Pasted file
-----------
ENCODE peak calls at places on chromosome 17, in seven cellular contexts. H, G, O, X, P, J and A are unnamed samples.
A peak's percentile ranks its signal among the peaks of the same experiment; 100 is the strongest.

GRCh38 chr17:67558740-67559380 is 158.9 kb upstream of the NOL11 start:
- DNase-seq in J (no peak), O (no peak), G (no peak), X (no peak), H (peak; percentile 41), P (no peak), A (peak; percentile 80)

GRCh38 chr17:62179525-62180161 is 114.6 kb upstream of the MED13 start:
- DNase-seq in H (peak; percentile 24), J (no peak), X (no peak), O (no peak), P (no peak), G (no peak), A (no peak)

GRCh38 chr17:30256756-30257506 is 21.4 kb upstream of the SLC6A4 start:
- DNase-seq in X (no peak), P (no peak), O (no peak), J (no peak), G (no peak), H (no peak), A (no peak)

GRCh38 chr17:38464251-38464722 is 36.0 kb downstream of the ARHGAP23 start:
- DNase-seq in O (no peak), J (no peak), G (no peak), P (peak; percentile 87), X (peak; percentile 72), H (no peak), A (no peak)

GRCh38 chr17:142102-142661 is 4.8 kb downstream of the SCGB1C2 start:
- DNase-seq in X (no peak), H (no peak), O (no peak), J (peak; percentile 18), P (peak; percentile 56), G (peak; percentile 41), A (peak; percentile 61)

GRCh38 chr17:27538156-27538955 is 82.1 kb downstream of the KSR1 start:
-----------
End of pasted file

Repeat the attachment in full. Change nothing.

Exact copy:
ENCODE peak calls at places on chromosome 17, in seven cellular contexts. H, G, O, X, P, J and A are unnamed samples.
A peak's percentile ranks its signal among the peaks of the same experiment; 100 is the strongest.

GRCh38 chr17:67558740-67559380 is 158.9 kb upstream of the NOL11 start:
- DNase-seq in J (no peak), O (no peak), G (no peak), X (no peak), H (peak; percentile 41), P (no peak), A (peak; percentile 80)

GRCh38 chr17:62179525-62180161 is 114.6 kb upstream of the MED13 start:
- DNase-seq in H (peak; percentile 24), J (no peak), X (no peak), O (no peak), P (no peak), G (no peak), A (no peak)

GRCh38 chr17:30256756-30257506 is 21.4 kb upstream of the SLC6A4 start:
- DNase-seq in X (no peak), P (no peak), O (no peak), J (no peak), G (no peak), H (no peak), A (no peak)

GRCh38 chr17:38464251-38464722 is 36.0 kb downstream of the ARHGAP23 start:
- DNase-seq in O (no peak), J (no peak), G (no peak), P (peak; percentile 87), X (peak; percentile 72), H (no peak), A (no peak)

GRCh38 chr17:142102-142661 is 4.8 kb downstream of the SCGB1C2 start:
- DNase-seq in X (no peak), H (no peak), O (no peak), J (peak; percentile 18), P (peak; percentile 56), G (peak; percentile 41), A (peak; percentile 61)

GRCh38 chr17:27538156-27538955 is 82.1 kb downstream of the KSR1 start: